Everyone has their limits and I think I may have reached mine as far as writing about Putin goes. It’s all I seem to have been doing for the last few weeks, in between snatched meals, never-long-enough sleeps and the occasional visit to the toilet.
I was trying hard to think of something else to write this column about, to give my body and soul a break from the Putin phenomena. However, after spending over twelve hours monitoring Sunday’s elections and, yes, writing about Putin, my intellect refuses to center on anything else but the soon-to-be inaugurated new Russian president.
So, resigned to more of the same, I considered a column about Putin’s tears as he announced victory. Was he really crying and if so, why? I mean, in the absence of any serious political opposition, control over national television and an electoral chief who once said “My first rule is that Putin is always right,” was it such a surprise to him? Was it really such a shock that he started weeping like a little girl?
And if it was the rain and the wind, as some claim, and not tears, then why were Medvedev’s eyes dry? Even though he was standing right next to Putin? It’s a mystery, but not one I feel like devoting a column to.
Still, it gave me an idea. Instead of writing “Putin” from now on, for this column at least, I will write “He Who Sobs with Joy”. It will give me a break from Russian politics most famous five-letter-word and will also boost my word count.
I also seriously thought about devoting a column to tonight’s protests against He Who Sobs with Joy’s victory. They could be a game-changer as far as Russian politics goes. Or, then again, they might turn out to be a damp squib. Russia is pretty unpredictable like that.
Tensions are pretty high though, what with the opposition not being too keen to come to terms with the fact that He Who Sobs with Joy is set to remain in power now until 2018. Or even 2024, if he wins a second term. That’s a long time for anyone to be in charge, even if he was the most benign, gracious and purest leader on the planet. I’m not sure who that title might apply to, but it certainly isn’t He Who Sobs with Joy.
I also considered telling you all how I won the RIA Novosti newsroom poll bet, predicting 63 percent for He Who Sobs with Joy to the eventual 64 percent or so that he looks to have gained. But, well, I guess I just have. And I can’t really stretch that for 800 words, or so.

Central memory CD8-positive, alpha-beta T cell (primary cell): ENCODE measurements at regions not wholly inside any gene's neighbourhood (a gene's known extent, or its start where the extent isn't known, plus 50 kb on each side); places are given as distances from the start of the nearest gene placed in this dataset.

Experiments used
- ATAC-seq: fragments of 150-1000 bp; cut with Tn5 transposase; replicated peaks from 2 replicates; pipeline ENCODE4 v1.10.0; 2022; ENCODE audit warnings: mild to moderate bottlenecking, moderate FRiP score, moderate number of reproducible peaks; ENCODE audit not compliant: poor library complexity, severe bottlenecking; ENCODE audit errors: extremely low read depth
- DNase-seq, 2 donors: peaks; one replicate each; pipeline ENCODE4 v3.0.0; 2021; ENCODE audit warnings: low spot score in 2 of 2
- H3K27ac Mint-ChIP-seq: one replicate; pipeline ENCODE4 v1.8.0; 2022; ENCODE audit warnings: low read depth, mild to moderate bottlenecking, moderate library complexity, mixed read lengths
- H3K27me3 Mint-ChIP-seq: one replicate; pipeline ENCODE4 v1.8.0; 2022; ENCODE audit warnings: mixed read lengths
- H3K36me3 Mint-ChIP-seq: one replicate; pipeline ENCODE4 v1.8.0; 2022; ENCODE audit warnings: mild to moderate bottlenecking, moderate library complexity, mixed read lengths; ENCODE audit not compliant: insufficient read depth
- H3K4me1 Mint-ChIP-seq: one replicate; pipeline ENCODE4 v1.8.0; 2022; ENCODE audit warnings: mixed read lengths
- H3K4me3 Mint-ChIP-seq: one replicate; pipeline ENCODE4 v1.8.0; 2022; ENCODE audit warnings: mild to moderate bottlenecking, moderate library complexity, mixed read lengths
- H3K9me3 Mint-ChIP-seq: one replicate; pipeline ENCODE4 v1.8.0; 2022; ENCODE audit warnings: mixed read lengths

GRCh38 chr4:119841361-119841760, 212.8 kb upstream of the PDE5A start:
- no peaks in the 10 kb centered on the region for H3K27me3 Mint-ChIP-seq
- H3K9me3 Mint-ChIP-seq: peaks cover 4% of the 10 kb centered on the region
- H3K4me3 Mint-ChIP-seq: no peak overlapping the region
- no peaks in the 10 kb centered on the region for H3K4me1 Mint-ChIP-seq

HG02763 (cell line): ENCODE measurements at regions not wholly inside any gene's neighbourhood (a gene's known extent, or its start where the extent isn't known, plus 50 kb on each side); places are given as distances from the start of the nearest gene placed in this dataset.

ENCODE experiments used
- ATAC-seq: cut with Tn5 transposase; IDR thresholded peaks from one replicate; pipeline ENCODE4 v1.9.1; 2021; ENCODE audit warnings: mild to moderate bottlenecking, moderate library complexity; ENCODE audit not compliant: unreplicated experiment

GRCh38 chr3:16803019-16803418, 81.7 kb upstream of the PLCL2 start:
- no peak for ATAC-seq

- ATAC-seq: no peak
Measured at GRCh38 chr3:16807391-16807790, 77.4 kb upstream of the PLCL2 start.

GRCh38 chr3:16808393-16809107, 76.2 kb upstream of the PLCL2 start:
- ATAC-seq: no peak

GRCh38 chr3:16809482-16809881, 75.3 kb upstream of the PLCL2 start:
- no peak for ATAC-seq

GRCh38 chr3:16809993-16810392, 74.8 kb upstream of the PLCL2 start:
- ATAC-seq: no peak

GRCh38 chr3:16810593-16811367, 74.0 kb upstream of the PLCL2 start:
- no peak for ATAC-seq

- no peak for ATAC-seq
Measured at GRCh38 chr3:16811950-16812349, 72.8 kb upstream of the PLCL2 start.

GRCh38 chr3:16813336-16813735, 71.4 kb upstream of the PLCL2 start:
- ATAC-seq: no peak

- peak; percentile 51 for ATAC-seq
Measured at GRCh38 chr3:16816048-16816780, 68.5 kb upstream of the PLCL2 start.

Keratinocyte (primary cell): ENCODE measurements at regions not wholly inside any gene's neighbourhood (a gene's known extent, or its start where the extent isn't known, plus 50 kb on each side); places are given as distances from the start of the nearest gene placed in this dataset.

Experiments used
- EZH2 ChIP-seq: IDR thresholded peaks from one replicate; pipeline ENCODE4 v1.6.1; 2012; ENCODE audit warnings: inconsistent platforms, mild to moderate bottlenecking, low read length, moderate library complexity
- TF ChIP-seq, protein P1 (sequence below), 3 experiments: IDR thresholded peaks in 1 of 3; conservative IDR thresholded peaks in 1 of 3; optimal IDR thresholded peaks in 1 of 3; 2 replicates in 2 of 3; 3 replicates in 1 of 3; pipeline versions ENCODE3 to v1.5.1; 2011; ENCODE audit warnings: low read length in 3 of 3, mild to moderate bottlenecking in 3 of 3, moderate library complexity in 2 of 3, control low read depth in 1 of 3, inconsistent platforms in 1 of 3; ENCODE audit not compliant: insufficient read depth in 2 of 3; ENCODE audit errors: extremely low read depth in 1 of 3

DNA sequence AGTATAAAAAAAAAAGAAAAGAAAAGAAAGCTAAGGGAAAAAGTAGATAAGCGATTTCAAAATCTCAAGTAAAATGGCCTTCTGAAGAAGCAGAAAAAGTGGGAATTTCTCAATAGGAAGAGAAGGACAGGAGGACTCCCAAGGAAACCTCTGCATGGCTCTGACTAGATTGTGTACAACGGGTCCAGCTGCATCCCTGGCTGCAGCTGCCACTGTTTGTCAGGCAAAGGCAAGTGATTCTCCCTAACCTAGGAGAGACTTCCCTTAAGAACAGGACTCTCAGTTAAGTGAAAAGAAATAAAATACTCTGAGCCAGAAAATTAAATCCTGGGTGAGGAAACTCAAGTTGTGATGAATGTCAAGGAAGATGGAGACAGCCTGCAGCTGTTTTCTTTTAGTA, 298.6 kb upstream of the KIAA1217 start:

So, did He Who Sobs with Joy steal the elections or not?
It all depends, I guess, what you mean by “steal.” As far as the actual voting goes, no one was under any illusions; He Who Sobs with Joy was always going to turn out the winner. Even allowing for reports of electoral violations, it wasn’t really like Russians had any other choice.
Just look at He Who Sobs with Joy’s rivals at the polls; a die-hard, ancient communist, a rabid, clearly insane nationalist, a very tall oligarch, and former He Who Sobs with Joy supporter.
He Who Sobs with Joy couldn’t have wished for better rivals if he had…er…chosen them himself, which, in effect, he did. He constructed a political system in which there is no genuine opposition, or at least not one allowed on the ballot. We’ll see the real opposition tonight, by the way. Plus a lot of cops, water cannons, riot police, and so on.
(It really does help, by the way, writing He Who Sobs with Joy instead of P….Pity I probably won’t be able to use it when I have to file “real” news stories.)
The views expressed in this article are the author's and do not necessarily represent those of RIA Novosti.
From lurid tales of oligarch excess to scare stories about Moscow’s stranglehold on Europe’s energy supplies, the land that gave us Roman Abramovich and Vladimir Putin is very rarely out of the news. But there is much more to modern Russia than billionaire tycoons and political conspiracy. Marc Bennetts’ weekly column, Deeper Than Oil, goes beyond the headlines to explore the hidden sides of the world’s largest, and often strangest, country.
Marc Bennetts is a journalist who has written about Russian spies, Chechen football and Soviet psychics for a number of UK newspapers, including The Guardian and The Times. He is also the author of Football Dynamo: Modern Russia and the People’s Game (Virgin Books).
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